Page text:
Film

The Unknown Girl


The Unknown Girl (2017)
★★★★ / ★★★★

Jean-Pierre and Luc Dardenne craft yet another beautiful portrait of ordinary people who just happen to find themselves in a moral quandary and then must deal with the aftermath of their action or inaction. A deeply humanistic picture that does not ask for anyone’s judgment or sympathy, “The Unknown Girl” urges attentive and intelligent viewers to question what we would have or might have done had we been thrusted in a similar situation. It only asks that we be honest with ourselves. Therein lies its quiet power.

This time around, the focus is on a young physician (Adèle Haenel) who chooses not to answer the door because she and her intern (Olivier Bonnaud) have been in the clinic an hour past closing time. The next day brings tragic news of a dead girl whose body is found at a construction site right across the street. The clinic’s video recording reveals that the doorbell was actually a cry for a help. Clearly distraught and desperate, it appears the girl without a name was being chased.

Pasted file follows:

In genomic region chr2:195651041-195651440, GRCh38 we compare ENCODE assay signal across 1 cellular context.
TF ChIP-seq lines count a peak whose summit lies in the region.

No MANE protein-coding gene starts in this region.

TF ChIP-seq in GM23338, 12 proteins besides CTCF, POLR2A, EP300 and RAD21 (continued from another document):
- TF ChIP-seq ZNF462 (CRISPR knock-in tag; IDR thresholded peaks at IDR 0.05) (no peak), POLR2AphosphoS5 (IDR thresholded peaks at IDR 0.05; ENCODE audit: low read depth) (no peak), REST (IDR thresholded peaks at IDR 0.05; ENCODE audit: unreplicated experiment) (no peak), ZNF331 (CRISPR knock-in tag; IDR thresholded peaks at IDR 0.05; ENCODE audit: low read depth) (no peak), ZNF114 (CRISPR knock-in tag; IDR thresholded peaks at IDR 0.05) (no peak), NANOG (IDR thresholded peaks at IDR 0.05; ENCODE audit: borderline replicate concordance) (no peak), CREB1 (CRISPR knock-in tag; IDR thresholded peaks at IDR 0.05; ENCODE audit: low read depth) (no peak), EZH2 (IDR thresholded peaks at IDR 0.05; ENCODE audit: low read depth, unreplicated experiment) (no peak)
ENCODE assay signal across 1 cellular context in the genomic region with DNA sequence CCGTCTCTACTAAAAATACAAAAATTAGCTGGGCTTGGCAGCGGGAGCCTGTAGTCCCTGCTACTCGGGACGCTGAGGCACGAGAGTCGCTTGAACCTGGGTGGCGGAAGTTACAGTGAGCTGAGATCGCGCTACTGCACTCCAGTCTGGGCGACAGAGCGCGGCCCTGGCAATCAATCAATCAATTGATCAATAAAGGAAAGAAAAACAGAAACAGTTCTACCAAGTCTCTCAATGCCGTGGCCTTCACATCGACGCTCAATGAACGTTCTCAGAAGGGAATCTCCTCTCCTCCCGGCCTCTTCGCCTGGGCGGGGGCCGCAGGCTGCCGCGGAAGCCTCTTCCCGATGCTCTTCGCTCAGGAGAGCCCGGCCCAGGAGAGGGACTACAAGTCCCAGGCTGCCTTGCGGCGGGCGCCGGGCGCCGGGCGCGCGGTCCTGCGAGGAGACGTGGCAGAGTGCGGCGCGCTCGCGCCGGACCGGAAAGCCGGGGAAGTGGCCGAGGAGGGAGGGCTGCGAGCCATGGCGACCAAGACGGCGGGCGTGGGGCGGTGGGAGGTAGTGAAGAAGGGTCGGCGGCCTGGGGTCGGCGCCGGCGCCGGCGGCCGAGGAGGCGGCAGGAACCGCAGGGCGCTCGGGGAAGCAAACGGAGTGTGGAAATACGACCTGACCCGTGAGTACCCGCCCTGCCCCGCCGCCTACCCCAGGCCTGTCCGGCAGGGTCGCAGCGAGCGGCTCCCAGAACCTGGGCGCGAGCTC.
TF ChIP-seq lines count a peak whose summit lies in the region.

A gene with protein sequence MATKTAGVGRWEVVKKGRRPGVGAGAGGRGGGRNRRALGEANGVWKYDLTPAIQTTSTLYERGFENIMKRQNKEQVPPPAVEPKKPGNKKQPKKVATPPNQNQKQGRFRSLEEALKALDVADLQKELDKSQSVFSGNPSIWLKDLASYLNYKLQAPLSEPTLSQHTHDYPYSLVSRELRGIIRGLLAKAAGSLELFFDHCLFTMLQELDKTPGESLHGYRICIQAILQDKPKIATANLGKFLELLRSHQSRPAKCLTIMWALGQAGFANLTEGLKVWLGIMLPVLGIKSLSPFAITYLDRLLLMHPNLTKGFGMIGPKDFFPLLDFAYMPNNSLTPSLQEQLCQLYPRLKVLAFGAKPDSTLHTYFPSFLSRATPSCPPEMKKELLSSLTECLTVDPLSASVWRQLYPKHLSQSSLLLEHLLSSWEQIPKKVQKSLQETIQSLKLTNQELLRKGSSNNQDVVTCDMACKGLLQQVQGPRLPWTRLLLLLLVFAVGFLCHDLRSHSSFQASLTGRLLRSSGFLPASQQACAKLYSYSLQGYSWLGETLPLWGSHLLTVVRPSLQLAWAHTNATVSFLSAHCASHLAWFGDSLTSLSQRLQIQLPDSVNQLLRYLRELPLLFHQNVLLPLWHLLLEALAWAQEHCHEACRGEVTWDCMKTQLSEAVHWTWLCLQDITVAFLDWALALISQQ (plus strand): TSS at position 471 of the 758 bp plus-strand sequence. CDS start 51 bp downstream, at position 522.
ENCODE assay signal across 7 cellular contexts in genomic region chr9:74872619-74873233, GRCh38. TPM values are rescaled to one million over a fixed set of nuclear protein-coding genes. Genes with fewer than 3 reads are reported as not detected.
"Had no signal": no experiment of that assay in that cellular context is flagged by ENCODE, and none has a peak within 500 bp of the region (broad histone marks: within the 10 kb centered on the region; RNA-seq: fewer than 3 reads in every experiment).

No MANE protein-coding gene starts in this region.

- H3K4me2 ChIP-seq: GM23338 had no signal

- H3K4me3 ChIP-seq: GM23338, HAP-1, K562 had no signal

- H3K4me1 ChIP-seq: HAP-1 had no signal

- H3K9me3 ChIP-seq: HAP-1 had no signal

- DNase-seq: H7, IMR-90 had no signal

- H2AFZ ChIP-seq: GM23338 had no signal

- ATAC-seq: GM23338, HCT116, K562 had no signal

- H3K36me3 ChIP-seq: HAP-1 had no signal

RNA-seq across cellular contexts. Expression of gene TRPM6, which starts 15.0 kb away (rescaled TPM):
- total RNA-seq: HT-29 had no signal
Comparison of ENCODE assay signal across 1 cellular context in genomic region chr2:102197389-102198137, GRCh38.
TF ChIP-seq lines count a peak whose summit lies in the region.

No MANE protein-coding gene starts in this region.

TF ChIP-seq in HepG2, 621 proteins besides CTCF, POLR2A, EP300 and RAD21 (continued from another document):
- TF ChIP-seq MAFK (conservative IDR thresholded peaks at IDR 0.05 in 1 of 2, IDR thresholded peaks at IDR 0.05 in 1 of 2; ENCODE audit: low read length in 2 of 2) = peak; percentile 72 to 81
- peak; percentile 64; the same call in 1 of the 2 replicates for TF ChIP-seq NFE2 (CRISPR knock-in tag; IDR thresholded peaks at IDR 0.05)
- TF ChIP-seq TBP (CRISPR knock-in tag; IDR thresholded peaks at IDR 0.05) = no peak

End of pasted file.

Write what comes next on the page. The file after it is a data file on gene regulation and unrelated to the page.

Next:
The material is interested in exploring who Jenny is as a doctor, on and off the clock. It is interesting that Haenel plays the character with a rather stolid surface most of the time, even telling her trainee that in order for him to become a good physician he must always keep his emotions in check. But behavior says paragraphs about a person and the Dardenne brothers observe without appraisal, not even a hint of a score or soundtrack. We hear every footstep, each uncomfortable shuffling, the deafening silence in a room when a person struggles to keep a secret.

Notice the way Jenny looks at her patients, how she injects needles into her patients’ skins, how she touches and moves their limbs as she attempts to examine what might be going wrong in their bodies. Then notice how her patients regard her when they are being cared for, as Jenny supports them up and down the stairs after a consultation, how they say goodbye to one another at the entrance. Unemotional on the surface, observant viewers will detect that Jenny is a physician who cares deeply for the lives around her. Calls from patients are always urgent. Laboratory results are relayed right away.